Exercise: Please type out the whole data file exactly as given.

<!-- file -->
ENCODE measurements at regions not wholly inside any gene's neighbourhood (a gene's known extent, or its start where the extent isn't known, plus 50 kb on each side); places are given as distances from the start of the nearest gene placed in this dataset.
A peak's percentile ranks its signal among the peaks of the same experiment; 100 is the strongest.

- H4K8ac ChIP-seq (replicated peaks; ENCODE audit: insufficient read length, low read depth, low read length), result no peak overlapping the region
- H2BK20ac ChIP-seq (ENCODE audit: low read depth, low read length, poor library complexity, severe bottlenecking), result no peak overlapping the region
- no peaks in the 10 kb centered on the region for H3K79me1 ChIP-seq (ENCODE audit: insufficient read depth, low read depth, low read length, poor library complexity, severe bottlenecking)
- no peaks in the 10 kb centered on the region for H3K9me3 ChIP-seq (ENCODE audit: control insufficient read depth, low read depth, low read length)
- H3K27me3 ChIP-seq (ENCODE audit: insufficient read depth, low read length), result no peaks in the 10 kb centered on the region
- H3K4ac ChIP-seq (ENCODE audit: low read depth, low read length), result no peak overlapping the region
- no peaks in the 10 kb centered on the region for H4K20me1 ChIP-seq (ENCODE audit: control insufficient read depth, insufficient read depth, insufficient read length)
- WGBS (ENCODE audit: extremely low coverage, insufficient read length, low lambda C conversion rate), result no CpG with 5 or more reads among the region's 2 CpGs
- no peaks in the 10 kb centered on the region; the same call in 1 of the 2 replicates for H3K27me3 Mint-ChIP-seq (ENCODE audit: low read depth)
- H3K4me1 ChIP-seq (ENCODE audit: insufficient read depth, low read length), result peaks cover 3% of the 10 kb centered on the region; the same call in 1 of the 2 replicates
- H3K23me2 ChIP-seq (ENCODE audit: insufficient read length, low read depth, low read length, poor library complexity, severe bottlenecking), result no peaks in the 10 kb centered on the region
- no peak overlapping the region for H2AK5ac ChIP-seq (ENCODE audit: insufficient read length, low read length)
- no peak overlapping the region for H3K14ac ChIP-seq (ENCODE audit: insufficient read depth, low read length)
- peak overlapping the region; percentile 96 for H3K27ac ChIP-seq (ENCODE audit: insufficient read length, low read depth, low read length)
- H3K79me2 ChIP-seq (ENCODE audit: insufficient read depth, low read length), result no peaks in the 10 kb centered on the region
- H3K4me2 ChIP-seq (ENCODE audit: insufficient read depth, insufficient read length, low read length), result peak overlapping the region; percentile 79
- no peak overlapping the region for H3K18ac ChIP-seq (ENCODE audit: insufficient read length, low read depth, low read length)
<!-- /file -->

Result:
ENCODE measurements at regions not wholly inside any gene's neighbourhood (a gene's known extent, or its start where the extent isn't known, plus 50 kb on each side); places are given as distances from the start of the nearest gene placed in this dataset.
A peak's percentile ranks its signal among the peaks of the same experiment; 100 is the strongest.

- H4K8ac ChIP-seq (replicated peaks; ENCODE audit: insufficient read length, low read depth, low read length), result no peak overlapping the region
- H2BK20ac ChIP-seq (ENCODE audit: low read depth, low read length, poor library complexity, severe bottlenecking), result no peak overlapping the region
- no peaks in the 10 kb centered on the region for H3K79me1 ChIP-seq (ENCODE audit: insufficient read depth, low read depth, low read length, poor library complexity, severe bottlenecking)
- no peaks in the 10 kb centered on the region for H3K9me3 ChIP-seq (ENCODE audit: control insufficient read depth, low read depth, low read length)
- H3K27me3 ChIP-seq (ENCODE audit: insufficient read depth, low read length), result no peaks in the 10 kb centered on the region
- H3K4ac ChIP-seq (ENCODE audit: low read depth, low read length), result no peak overlapping the region
- no peaks in the 10 kb centered on the region for H4K20me1 ChIP-seq (ENCODE audit: control insufficient read depth, insufficient read depth, insufficient read length)
- WGBS (ENCODE audit: extremely low coverage, insufficient read length, low lambda C conversion rate), result no CpG with 5 or more reads among the region's 2 CpGs
- no peaks in the 10 kb centered on the region; the same call in 1 of the 2 replicates for H3K27me3 Mint-ChIP-seq (ENCODE audit: low read depth)
- H3K4me1 ChIP-seq (ENCODE audit: insufficient read depth, low read length), result peaks cover 3% of the 10 kb centered on the region; the same call in 1 of the 2 replicates
- H3K23me2 ChIP-seq (ENCODE audit: insufficient read length, low read depth, low read length, poor library complexity, severe bottlenecking), result no peaks in the 10 kb centered on the region
- no peak overlapping the region for H2AK5ac ChIP-seq (ENCODE audit: insufficient read length, low read length)
- no peak overlapping the region for H3K14ac ChIP-seq (ENCODE audit: insufficient read depth, low read length)
- peak overlapping the region; percentile 96 for H3K27ac ChIP-seq (ENCODE audit: insufficient read length, low read depth, low read length)
- H3K79me2 ChIP-seq (ENCODE audit: insufficient read depth, low read length), result no peaks in the 10 kb centered on the region
- H3K4me2 ChIP-seq (ENCODE audit: insufficient read depth, insufficient read length, low read length), result peak overlapping the region; percentile 79
- no peak overlapping the region for H3K18ac ChIP-seq (ENCODE audit: insufficient read length, low read depth, low read length)